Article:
Title

Blood Justice: Courts, Conflict, and Compensation in Japan, France, and the US

Document Type

Article

Publication Date

1-1-2000

Abstract

The use of intensive supervision programs (ISPs) and other forms of intermediate penal sanctions is increasing in the United States. This paper describes a preliminary investigation of the extent to which informed New Jersey residents believe that intermediate sanctions that are currently being implemented in their state are severe. Using cross-modality matching of magnitude estimation techniques adopted from psychophysics, we obtained severity ratings of 32 sentences across six sentencing modalities (ISPs, probation, imprisonment, home detention, weekend sentencing, and fines) from respondents who had been briefed beforehand about what these sentences entail. Results indicate that our respondents agree that ISPs, weekend sentencing, and home detention have retributive “bite” and may be accepted as sentences in their own right. Probation was seen as being relatively lenient, while imprisonment was seen as highly severe.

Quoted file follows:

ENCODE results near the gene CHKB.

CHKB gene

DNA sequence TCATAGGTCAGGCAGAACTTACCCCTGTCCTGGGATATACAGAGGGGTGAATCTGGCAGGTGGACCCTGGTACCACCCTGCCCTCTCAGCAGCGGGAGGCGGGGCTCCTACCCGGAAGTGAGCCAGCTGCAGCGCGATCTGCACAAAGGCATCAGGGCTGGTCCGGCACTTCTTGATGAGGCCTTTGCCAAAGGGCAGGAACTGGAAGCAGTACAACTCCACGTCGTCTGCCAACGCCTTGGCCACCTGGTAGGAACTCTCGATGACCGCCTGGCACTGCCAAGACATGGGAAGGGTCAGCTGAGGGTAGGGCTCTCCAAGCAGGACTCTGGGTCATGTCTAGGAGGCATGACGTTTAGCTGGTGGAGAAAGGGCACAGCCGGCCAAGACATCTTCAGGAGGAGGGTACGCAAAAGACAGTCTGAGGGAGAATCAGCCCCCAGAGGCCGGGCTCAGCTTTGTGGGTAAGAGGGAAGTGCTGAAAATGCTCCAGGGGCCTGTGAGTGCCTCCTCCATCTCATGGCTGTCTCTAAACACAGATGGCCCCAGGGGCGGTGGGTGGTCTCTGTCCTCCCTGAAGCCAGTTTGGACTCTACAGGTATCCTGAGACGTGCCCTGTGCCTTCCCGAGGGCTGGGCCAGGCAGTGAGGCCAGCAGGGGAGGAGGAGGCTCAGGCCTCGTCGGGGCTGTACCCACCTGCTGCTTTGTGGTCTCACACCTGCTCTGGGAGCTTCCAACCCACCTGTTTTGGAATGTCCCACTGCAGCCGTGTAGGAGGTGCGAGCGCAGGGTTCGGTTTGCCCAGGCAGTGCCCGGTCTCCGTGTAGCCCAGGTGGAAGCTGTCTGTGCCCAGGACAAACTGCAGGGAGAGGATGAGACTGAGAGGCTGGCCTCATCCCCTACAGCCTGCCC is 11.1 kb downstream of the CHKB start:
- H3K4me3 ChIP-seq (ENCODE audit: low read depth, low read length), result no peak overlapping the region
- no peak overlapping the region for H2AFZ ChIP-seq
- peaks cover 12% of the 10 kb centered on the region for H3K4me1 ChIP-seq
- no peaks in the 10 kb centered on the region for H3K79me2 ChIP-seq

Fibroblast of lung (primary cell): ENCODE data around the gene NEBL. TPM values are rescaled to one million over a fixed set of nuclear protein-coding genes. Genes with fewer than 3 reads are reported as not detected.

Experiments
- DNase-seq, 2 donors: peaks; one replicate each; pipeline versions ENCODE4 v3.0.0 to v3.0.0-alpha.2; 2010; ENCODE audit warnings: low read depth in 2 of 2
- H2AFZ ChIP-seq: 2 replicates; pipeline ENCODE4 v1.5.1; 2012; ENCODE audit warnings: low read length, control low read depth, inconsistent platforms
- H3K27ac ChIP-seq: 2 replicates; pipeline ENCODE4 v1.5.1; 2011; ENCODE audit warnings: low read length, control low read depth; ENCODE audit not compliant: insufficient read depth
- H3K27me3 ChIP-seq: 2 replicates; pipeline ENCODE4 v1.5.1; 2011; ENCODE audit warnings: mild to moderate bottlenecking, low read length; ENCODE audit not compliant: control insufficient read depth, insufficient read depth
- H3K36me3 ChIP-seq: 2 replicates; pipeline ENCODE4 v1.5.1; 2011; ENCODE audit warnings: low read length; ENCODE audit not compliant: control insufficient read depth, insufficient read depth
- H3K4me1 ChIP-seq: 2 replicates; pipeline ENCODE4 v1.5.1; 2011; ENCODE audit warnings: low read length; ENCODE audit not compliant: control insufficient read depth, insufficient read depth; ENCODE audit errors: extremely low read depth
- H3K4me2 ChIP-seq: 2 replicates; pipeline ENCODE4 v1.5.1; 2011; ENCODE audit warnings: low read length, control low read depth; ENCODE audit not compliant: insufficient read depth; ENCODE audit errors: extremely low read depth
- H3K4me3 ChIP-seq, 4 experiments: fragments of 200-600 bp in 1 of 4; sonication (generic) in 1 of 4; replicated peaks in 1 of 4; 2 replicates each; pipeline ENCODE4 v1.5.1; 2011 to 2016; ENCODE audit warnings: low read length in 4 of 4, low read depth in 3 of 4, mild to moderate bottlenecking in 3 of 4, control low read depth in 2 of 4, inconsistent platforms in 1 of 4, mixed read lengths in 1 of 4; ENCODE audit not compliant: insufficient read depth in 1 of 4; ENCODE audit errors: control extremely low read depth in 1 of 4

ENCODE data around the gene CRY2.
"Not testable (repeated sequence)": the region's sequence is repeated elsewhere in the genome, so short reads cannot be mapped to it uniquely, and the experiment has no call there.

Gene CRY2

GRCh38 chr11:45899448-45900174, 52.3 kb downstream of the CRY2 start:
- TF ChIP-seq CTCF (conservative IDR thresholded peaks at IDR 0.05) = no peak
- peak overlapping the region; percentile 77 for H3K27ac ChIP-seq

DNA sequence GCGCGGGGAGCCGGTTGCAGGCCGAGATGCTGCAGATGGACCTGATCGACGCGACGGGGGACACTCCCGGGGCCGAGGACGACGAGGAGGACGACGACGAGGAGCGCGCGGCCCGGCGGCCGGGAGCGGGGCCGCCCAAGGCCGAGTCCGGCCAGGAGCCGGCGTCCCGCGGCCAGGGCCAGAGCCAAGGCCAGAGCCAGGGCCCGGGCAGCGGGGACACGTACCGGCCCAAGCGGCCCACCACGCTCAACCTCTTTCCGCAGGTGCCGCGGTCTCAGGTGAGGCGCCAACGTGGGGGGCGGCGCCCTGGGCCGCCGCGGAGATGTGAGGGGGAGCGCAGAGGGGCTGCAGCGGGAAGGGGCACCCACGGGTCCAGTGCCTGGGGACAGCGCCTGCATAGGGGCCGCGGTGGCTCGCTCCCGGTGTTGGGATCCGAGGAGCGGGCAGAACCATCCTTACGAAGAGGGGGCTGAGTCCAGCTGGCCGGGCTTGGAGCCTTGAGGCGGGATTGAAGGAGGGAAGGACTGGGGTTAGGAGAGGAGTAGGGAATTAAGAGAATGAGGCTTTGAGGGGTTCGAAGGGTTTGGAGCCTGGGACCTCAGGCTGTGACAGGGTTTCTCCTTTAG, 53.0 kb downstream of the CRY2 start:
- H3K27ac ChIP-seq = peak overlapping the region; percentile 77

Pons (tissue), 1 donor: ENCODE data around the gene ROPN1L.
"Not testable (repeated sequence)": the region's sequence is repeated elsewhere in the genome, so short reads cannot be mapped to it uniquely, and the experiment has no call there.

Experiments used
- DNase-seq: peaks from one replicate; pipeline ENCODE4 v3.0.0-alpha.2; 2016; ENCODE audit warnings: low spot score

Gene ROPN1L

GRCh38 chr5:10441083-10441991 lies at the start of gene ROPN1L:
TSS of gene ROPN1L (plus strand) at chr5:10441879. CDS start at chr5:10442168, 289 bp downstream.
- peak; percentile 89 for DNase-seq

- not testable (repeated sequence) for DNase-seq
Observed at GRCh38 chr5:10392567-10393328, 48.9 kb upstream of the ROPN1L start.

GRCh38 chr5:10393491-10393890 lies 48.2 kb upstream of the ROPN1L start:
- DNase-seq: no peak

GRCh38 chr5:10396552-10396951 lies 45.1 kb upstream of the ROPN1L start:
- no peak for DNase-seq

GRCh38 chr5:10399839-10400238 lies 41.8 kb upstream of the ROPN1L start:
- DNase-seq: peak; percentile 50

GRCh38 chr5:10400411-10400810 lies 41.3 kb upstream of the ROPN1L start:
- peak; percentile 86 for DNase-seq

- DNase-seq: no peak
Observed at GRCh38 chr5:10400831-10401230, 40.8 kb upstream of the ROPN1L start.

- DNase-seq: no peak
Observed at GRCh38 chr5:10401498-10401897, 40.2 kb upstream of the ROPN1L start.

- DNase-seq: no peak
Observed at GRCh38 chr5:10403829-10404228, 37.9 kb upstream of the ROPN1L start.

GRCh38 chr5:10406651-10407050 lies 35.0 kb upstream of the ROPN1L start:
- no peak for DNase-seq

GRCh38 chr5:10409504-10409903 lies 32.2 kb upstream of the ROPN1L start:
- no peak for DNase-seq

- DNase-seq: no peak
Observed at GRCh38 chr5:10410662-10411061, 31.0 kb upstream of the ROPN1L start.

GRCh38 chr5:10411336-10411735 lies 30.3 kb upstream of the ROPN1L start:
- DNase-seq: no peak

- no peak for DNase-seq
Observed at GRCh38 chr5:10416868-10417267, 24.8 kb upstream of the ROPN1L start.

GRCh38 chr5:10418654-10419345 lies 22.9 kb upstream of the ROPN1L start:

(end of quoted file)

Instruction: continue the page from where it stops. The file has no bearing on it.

Keywords

Penalty Scaling, Psychophysics, Intermediate sentences, Utilitarian policy

Publication Title

Law & Society Review

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